What Marketers Should Know about Brand Advocates

Does your business have a designated Social Media manager? Or perhaps you are in the Marketing department and lead the Social Media efforts for the business. Either way, when engaging with fans, followers, etc. you must exhibit that your business values the relationships created  by being truly authentic and trustworthy. Often times, this is best conveyed via Social Media.

Set your brand apart from the competition by being truly authentic when engaging with customers, fans, followers, etc. For example, don’t filter out negative feedback from customers (unless the feedback is inappropriate ie. includes profanity). No one believes 100% of positive feedback posted on a website or social pages anyway. Give your followers the tools to tell their truth about you and your brand because that is what people trust, and people buy from what they trust. However, it’s key to honestly address all of the issues around the negative feedback as it is an opportunity to turn an unsatisfied customer into a repeat customer when handled appropriately.

Brand advocates are those people who are so satisfied by your product/service that they can’t wait to tell their friends and their whole social networks about the experience. Friends trust friends who are brand advocates. They will purchase a recommended product and, if that experience is exceeds their expectations, they too, become a new advocate and your circle of brand advocates gets bigger. To achieve this kind of relationship, communication must be clear, relevant and reflect your business’ authentic personality.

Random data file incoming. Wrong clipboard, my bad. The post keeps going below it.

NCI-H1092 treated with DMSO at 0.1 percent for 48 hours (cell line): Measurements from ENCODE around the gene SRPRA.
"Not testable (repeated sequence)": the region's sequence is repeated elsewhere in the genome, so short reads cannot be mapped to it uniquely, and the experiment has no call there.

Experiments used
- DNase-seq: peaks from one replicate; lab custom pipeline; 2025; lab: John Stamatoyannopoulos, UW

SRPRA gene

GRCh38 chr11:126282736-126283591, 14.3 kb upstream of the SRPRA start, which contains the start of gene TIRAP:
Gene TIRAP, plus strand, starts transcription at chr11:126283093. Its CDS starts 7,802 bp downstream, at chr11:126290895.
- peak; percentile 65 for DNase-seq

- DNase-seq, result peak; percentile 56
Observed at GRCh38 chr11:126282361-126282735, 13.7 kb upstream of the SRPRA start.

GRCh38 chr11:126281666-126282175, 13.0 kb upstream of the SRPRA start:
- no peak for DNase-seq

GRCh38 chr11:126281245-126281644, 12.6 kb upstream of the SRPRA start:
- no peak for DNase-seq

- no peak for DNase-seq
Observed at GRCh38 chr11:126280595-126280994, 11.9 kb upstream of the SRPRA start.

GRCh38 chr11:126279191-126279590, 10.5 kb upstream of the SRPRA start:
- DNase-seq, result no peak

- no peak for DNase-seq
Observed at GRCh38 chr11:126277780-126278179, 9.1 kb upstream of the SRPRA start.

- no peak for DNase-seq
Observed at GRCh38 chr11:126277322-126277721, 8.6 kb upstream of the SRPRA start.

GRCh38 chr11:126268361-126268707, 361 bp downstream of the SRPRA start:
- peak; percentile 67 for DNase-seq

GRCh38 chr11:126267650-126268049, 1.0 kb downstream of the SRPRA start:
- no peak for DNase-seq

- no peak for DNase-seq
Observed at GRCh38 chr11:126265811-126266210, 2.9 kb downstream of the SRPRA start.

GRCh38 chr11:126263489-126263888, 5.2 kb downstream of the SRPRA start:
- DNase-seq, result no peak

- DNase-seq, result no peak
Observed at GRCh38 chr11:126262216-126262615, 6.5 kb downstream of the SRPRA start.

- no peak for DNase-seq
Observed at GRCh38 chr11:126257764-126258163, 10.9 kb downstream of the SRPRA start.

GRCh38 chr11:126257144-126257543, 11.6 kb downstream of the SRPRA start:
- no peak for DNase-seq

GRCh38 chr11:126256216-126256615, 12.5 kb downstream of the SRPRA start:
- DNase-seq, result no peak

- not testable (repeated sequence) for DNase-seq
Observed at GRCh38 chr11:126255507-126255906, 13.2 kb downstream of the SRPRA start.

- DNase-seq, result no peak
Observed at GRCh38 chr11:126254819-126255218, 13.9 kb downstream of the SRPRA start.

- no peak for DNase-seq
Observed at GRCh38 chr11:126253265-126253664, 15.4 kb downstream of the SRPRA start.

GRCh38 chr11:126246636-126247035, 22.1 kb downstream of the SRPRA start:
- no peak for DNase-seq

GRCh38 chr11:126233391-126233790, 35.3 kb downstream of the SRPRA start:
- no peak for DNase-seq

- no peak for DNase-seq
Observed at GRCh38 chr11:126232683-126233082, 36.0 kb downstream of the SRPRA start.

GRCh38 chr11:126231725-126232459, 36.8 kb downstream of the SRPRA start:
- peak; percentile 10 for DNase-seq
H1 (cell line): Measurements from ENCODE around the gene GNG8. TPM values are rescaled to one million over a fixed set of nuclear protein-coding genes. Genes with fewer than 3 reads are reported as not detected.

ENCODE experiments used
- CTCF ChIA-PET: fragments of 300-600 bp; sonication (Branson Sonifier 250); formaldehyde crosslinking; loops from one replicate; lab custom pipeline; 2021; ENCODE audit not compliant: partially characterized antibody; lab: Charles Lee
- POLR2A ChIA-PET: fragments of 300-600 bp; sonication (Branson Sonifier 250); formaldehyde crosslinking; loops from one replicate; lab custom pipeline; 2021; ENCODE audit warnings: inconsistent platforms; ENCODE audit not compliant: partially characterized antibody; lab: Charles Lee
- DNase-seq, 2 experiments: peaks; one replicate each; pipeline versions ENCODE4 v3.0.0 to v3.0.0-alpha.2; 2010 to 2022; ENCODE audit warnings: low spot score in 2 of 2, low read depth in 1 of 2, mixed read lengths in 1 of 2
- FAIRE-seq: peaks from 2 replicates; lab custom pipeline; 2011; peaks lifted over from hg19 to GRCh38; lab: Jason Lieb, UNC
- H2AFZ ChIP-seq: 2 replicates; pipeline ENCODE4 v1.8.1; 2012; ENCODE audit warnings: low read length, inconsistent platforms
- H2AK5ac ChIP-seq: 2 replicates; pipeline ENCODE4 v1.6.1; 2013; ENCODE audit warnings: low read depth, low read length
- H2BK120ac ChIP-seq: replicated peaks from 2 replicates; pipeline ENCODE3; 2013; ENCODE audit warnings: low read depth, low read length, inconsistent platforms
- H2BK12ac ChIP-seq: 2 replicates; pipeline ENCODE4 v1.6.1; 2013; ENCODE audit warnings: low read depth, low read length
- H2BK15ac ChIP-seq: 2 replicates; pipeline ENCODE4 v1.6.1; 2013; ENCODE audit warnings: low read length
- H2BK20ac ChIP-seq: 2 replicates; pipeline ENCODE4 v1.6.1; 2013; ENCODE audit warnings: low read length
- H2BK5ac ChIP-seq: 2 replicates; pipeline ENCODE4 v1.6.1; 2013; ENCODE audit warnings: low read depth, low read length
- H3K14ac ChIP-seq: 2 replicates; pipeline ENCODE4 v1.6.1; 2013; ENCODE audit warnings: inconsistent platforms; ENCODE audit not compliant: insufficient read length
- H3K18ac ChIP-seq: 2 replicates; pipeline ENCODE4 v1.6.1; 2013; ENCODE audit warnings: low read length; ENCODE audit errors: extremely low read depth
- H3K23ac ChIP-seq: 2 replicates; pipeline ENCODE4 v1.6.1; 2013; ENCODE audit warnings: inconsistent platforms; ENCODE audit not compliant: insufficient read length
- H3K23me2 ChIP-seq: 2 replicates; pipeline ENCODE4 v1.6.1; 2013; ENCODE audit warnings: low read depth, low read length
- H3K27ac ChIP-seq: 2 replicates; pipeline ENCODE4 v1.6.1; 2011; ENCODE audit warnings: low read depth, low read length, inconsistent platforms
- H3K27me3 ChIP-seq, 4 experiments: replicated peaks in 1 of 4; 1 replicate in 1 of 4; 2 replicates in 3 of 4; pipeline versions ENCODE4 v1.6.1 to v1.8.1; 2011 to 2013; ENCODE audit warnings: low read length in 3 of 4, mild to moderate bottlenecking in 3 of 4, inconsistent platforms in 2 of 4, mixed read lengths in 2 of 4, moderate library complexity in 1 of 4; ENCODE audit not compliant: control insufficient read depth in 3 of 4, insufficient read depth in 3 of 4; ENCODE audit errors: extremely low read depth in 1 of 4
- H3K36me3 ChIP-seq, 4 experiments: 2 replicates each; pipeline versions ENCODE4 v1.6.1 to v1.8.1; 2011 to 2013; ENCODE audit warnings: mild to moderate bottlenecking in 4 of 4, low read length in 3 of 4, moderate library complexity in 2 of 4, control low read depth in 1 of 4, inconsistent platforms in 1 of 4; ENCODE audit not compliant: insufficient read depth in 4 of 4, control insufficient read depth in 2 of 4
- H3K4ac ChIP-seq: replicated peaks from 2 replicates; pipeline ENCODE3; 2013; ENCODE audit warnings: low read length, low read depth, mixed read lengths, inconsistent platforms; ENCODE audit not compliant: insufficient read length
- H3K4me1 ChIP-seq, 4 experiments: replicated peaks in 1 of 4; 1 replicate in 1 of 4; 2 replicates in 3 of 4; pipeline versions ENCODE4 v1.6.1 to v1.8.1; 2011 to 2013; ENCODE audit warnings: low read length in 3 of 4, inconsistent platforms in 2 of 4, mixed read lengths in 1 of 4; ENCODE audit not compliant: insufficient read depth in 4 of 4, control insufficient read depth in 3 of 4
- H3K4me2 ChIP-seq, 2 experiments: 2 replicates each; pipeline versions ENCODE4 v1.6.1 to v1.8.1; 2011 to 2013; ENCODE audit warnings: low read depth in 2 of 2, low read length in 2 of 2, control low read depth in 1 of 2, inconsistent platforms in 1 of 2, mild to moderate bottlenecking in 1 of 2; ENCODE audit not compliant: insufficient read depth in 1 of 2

How do you even find prospective brand advocates? They are everywhere! Events you attend, your customers, prospective customers, etc. For example, it is unbelievable how many businesses never bother to connect with the people they meet after an event. Instead, add people to your contact file, and connect with them via Social Media (you’ll be surprised how many people you can find on Facebook, Twitter, Linked In, etc.). And if your business wants to stay ahead of the game; create a personal contact file for each contact include where you met the contact (name of event and date), and anything else you remember about the engagement to note in the file. Then, in the next communication exchange whether it be via e-mail or phone, you are able to reference previous engagements and/or specific topics of interest when connecting again in the future.

 Does your business have brand advocates? If so, how often do you connect with them and just how much do you know about them?


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